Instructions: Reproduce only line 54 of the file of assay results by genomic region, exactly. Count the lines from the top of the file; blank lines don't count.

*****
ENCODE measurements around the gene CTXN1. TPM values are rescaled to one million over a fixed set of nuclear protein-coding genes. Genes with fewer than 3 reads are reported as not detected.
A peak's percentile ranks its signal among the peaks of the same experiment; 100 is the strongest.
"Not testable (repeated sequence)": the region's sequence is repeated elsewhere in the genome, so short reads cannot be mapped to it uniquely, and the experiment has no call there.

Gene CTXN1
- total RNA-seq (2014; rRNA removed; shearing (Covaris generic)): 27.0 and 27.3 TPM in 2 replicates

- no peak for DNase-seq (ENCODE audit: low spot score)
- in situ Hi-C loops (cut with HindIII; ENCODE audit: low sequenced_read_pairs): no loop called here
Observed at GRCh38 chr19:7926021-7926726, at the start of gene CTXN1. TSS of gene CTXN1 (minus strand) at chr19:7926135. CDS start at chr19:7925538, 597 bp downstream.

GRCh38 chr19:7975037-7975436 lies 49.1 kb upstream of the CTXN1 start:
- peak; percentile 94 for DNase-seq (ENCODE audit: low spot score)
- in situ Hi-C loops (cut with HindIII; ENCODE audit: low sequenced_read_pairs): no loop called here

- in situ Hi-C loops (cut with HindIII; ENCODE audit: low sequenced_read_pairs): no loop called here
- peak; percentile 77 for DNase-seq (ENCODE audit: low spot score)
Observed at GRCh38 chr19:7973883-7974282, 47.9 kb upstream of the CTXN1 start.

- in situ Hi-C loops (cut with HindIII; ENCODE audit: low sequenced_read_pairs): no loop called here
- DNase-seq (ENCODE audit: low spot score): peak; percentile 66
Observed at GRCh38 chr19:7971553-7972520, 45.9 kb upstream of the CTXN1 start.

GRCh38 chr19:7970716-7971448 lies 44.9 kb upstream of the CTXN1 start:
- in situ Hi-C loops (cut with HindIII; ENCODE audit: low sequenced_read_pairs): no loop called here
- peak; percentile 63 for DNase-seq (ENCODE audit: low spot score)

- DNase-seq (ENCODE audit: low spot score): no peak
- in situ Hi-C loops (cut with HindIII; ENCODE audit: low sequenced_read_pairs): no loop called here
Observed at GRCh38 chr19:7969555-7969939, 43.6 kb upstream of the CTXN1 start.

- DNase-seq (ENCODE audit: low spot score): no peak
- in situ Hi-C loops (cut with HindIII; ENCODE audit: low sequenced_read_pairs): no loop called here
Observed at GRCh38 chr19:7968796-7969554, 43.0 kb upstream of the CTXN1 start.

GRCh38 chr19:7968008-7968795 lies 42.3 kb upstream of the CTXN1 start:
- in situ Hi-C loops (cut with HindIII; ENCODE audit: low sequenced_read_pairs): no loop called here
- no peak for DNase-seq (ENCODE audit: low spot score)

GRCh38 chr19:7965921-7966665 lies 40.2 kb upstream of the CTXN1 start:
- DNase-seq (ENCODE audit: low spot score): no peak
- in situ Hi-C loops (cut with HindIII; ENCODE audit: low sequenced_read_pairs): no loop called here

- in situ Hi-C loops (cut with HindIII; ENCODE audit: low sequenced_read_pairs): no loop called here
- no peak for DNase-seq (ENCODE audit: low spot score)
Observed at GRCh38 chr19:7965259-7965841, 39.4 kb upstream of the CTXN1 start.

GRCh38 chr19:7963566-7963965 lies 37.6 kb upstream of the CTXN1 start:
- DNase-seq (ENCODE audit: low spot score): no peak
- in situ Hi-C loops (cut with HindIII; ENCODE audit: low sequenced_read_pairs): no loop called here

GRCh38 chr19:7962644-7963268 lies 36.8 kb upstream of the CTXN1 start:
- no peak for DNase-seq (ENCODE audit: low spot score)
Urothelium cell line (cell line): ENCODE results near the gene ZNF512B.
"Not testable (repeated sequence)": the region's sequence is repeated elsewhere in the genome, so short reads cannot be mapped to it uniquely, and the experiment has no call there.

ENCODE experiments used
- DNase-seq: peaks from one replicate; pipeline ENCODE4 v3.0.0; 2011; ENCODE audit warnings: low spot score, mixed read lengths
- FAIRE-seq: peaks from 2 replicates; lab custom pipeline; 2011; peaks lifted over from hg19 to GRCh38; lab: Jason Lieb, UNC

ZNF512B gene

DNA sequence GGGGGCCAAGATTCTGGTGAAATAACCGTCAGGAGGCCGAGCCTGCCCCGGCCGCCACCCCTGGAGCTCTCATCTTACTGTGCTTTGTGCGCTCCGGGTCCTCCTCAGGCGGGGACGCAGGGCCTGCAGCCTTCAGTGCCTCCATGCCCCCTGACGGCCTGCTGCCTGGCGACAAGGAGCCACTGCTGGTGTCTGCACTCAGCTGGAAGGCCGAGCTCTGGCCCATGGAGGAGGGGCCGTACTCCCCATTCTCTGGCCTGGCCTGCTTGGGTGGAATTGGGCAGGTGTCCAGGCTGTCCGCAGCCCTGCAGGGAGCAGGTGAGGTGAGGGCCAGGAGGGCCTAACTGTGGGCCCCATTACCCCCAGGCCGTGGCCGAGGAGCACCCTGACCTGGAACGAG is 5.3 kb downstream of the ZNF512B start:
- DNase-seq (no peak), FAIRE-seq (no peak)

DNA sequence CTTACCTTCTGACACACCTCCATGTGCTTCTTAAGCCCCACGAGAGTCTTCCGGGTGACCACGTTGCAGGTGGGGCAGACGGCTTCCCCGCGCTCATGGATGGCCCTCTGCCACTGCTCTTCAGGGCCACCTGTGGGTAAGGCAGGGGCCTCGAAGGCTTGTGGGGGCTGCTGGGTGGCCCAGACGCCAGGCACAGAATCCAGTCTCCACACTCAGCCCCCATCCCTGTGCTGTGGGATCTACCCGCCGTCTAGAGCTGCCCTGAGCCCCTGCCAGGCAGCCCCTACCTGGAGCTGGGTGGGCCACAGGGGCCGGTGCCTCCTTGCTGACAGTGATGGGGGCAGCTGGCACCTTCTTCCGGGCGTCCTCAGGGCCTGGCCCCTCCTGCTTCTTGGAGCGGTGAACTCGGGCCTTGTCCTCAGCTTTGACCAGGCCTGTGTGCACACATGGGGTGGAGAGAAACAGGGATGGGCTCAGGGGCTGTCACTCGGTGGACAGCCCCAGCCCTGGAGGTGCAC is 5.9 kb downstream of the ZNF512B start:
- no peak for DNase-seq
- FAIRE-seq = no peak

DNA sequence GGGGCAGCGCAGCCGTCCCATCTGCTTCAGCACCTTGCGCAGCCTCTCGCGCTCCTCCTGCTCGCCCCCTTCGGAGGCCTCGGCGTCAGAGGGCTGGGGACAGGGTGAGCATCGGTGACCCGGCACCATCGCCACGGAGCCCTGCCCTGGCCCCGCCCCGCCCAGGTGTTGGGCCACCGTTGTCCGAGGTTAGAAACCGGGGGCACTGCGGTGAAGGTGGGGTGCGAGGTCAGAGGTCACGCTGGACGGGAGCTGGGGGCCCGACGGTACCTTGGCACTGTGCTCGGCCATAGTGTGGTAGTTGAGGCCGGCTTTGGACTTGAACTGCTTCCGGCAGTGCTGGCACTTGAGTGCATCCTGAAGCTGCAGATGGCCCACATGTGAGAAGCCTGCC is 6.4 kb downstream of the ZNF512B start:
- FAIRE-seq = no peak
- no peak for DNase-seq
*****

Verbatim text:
- no peak for DNase-seq